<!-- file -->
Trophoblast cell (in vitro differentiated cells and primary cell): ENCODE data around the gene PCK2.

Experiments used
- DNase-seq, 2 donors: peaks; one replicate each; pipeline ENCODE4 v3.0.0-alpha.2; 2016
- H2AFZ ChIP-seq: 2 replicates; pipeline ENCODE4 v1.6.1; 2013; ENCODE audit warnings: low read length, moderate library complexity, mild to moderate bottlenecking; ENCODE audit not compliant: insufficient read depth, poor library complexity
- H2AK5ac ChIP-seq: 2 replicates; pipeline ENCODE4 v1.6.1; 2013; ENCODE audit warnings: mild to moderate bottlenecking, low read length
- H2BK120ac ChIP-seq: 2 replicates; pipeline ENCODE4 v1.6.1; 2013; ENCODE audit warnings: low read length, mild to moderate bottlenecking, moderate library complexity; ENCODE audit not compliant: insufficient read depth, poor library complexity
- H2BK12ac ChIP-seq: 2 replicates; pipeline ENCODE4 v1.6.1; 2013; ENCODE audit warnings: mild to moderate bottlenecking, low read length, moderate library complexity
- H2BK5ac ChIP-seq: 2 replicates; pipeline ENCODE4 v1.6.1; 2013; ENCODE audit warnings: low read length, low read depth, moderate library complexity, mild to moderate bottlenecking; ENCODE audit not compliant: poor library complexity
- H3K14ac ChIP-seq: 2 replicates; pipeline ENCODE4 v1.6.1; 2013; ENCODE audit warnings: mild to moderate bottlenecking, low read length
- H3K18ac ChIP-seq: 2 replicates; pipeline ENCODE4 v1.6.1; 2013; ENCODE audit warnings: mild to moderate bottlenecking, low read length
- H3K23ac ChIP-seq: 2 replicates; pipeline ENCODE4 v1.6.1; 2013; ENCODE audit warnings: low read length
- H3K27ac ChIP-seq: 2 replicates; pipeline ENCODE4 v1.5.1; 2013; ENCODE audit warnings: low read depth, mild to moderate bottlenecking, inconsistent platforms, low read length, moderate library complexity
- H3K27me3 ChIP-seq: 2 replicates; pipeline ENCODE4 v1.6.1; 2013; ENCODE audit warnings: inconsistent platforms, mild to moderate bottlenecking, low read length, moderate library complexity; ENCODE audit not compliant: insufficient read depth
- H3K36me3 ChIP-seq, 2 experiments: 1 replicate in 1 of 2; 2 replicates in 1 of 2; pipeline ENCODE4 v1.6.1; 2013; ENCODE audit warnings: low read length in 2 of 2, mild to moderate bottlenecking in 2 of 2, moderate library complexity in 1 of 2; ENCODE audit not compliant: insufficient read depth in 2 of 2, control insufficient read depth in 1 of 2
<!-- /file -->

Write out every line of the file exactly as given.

Trophoblast cell (in vitro differentiated cells and primary cell): ENCODE data around the gene PCK2.

Experiments used
- DNase-seq, 2 donors: peaks; one replicate each; pipeline ENCODE4 v3.0.0-alpha.2; 2016
- H2AFZ ChIP-seq: 2 replicates; pipeline ENCODE4 v1.6.1; 2013; ENCODE audit warnings: low read length, moderate library complexity, mild to moderate bottlenecking; ENCODE audit not compliant: insufficient read depth, poor library complexity
- H2AK5ac ChIP-seq: 2 replicates; pipeline ENCODE4 v1.6.1; 2013; ENCODE audit warnings: mild to moderate bottlenecking, low read length
- H2BK120ac ChIP-seq: 2 replicates; pipeline ENCODE4 v1.6.1; 2013; ENCODE audit warnings: low read length, mild to moderate bottlenecking, moderate library complexity; ENCODE audit not compliant: insufficient read depth, poor library complexity
- H2BK12ac ChIP-seq: 2 replicates; pipeline ENCODE4 v1.6.1; 2013; ENCODE audit warnings: mild to moderate bottlenecking, low read length, moderate library complexity
- H2BK5ac ChIP-seq: 2 replicates; pipeline ENCODE4 v1.6.1; 2013; ENCODE audit warnings: low read length, low read depth, moderate library complexity, mild to moderate bottlenecking; ENCODE audit not compliant: poor library complexity
- H3K14ac ChIP-seq: 2 replicates; pipeline ENCODE4 v1.6.1; 2013; ENCODE audit warnings: mild to moderate bottlenecking, low read length
- H3K18ac ChIP-seq: 2 replicates; pipeline ENCODE4 v1.6.1; 2013; ENCODE audit warnings: mild to moderate bottlenecking, low read length
- H3K23ac ChIP-seq: 2 replicates; pipeline ENCODE4 v1.6.1; 2013; ENCODE audit warnings: low read length
- H3K27ac ChIP-seq: 2 replicates; pipeline ENCODE4 v1.5.1; 2013; ENCODE audit warnings: low read depth, mild to moderate bottlenecking, inconsistent platforms, low read length, moderate library complexity
- H3K27me3 ChIP-seq: 2 replicates; pipeline ENCODE4 v1.6.1; 2013; ENCODE audit warnings: inconsistent platforms, mild to moderate bottlenecking, low read length, moderate library complexity; ENCODE audit not compliant: insufficient read depth
- H3K36me3 ChIP-seq, 2 experiments: 1 replicate in 1 of 2; 2 replicates in 1 of 2; pipeline ENCODE4 v1.6.1; 2013; ENCODE audit warnings: low read length in 2 of 2, mild to moderate bottlenecking in 2 of 2, moderate library complexity in 1 of 2; ENCODE audit not compliant: insufficient read depth in 2 of 2, control insufficient read depth in 1 of 2